leaving behind only his mischievous grin!

< Previous | Next >

quietdandelion

Banned
Formosa/Chinese
The now-famous Cheshire cat made his debut in Lewis Carroll's Alice in Wonderland in 1865. Throughout the story, the cat pops up to carry on silly conversations with Alice, and then he slowly disappears, leaving behind only his mischievous grin! The image has become so well-known, people now say those who wear broad, silly grins "smile like a Cheshire cat."


My confusion is how the cat could leave behind his mischievous grin! Is it a figurative speech that the grin remains in the readers' mind? Thanks.
 
  • Trisia

    Senior Member
    Romanian
    I'm surprised at you, QD :D (<-- that's my mischievous grin :))

    The cat actually disappears - fades away, bit by bit, until only the grin remains. It's in the literal sense, the grin (display of teeth) actually stays behind, and then it fades away too. Remember this is Wonderland, anything can happen :p
     

    quietdandelion

    Banned
    Formosa/Chinese
    I'm surprised at you, QD :D (<-- that's my mischievous grin :))

    The cat actually disappears - fades away, bit by bit, until only the grin remains. It's in the literal sense, the grin (display of teeth) actually stays behind, and then it fades away too. Remember this is Wonderland, anything can happen :p
    Thanks, Trisia, for the almost give me a heart attact mischievous grin.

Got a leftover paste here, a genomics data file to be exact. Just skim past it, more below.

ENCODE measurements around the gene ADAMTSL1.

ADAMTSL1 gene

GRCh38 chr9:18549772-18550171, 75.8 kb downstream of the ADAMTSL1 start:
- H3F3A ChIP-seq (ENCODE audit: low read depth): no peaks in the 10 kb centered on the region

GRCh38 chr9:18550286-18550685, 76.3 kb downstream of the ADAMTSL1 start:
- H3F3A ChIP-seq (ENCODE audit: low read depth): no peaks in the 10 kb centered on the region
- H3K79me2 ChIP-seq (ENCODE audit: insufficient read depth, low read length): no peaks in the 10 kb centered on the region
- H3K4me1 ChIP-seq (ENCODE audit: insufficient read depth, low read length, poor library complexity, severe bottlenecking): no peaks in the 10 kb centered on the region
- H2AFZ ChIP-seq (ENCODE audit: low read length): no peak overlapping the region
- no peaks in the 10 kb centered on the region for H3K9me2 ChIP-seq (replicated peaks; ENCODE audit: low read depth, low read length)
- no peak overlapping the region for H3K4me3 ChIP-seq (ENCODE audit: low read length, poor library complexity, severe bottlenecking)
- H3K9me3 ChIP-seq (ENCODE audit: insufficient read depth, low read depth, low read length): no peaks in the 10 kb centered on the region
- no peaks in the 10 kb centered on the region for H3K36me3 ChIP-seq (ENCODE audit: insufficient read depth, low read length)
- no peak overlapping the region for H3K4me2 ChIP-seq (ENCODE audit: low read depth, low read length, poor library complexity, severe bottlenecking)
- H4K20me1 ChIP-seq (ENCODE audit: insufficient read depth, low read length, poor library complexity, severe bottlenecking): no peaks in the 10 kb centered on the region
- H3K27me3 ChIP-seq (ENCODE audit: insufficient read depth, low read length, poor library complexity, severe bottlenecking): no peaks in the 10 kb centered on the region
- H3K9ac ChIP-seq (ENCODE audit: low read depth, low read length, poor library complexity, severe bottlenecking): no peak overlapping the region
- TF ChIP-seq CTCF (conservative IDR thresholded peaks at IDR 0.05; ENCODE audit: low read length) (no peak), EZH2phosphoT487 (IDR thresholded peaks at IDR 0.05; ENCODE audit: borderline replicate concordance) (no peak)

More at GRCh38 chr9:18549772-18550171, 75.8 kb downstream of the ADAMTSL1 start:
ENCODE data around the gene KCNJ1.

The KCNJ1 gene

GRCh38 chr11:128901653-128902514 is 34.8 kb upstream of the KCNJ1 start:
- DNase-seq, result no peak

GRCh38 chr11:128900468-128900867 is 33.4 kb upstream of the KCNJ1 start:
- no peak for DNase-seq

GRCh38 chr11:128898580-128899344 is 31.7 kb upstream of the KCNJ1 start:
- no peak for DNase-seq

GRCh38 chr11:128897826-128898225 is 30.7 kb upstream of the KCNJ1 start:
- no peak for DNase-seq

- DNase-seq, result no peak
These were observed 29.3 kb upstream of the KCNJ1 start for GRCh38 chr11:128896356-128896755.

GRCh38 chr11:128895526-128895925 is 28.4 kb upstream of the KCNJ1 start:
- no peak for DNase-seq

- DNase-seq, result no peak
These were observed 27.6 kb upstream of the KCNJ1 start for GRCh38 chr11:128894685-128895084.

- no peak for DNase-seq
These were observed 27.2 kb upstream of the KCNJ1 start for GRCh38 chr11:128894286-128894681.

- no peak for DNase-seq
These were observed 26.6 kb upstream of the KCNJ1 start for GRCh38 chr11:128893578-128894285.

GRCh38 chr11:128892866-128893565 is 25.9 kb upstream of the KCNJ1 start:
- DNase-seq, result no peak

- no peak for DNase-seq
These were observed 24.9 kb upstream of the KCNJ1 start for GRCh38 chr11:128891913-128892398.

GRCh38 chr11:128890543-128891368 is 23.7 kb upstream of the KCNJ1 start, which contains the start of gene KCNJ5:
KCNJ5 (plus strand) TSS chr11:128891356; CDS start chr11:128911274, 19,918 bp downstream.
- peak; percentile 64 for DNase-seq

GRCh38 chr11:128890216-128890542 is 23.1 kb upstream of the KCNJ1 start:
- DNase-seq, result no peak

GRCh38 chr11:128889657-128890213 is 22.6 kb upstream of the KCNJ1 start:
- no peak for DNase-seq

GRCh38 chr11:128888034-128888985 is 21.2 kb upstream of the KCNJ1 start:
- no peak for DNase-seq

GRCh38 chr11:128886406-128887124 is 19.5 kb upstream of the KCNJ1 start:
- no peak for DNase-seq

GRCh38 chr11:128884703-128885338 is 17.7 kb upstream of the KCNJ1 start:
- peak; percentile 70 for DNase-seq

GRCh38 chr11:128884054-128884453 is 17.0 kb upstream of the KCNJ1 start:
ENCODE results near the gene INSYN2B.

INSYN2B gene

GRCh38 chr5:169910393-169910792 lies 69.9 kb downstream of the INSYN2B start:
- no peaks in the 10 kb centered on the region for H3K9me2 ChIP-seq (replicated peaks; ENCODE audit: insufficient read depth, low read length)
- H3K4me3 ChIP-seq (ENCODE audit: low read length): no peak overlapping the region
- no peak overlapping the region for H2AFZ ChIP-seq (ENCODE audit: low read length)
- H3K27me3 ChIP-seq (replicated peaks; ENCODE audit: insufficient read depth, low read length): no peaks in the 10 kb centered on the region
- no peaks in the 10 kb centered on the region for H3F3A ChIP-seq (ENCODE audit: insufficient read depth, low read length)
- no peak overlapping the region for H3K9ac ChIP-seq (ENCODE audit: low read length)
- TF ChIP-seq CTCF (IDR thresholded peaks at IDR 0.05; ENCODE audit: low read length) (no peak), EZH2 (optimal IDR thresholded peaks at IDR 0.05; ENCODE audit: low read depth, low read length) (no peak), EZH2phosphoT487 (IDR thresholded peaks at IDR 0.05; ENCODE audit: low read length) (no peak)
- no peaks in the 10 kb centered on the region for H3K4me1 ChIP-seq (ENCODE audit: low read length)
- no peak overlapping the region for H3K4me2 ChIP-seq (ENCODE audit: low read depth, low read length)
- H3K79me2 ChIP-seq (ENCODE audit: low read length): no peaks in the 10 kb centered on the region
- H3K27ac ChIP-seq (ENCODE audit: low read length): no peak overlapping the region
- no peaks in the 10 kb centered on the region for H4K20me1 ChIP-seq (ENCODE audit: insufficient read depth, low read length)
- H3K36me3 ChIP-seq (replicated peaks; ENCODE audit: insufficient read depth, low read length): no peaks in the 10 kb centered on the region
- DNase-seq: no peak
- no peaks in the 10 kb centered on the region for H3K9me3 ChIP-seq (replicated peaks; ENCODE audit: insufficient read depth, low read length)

I forgot how the novel describes this scene, but I still recall the cartoon version--the cat actually disappears, bit by bit, until only the grin remains. So, does it refer to the cartoon version?
     

    Trisia

    Senior Member
    Romanian
    In the book (I took it out to check, it's been quite a while since I read it too), the cat disappears and reappears a couple of times. The third time, Alice complains about it's vanishing so suddenly so the cat fades away slowly, "beginning with the end of the tail, and ending with the grin, which remained some time after the rest of it had gone."
     

    quietdandelion

    Banned
    Formosa/Chinese
    In the book (I took it out to check, it's been quite a while since I read it too), the cat disappears and reappears a couple of times. The third time, Alice complains about it's vanishing so suddenly so the cat fades away slowly, "beginning with the end of the tail, and ending with the grin, which remained some time after the rest of it had gone."
    Thanks, Trisia, for your time and first-hand info.
    Now I'm surprised by you--you're really diligent and still keep the novel at (or on/by???) hand.
    I get the whole vivid picture now thanks to you.

    Best regards,


    QD
     
    < Previous | Next >
    Top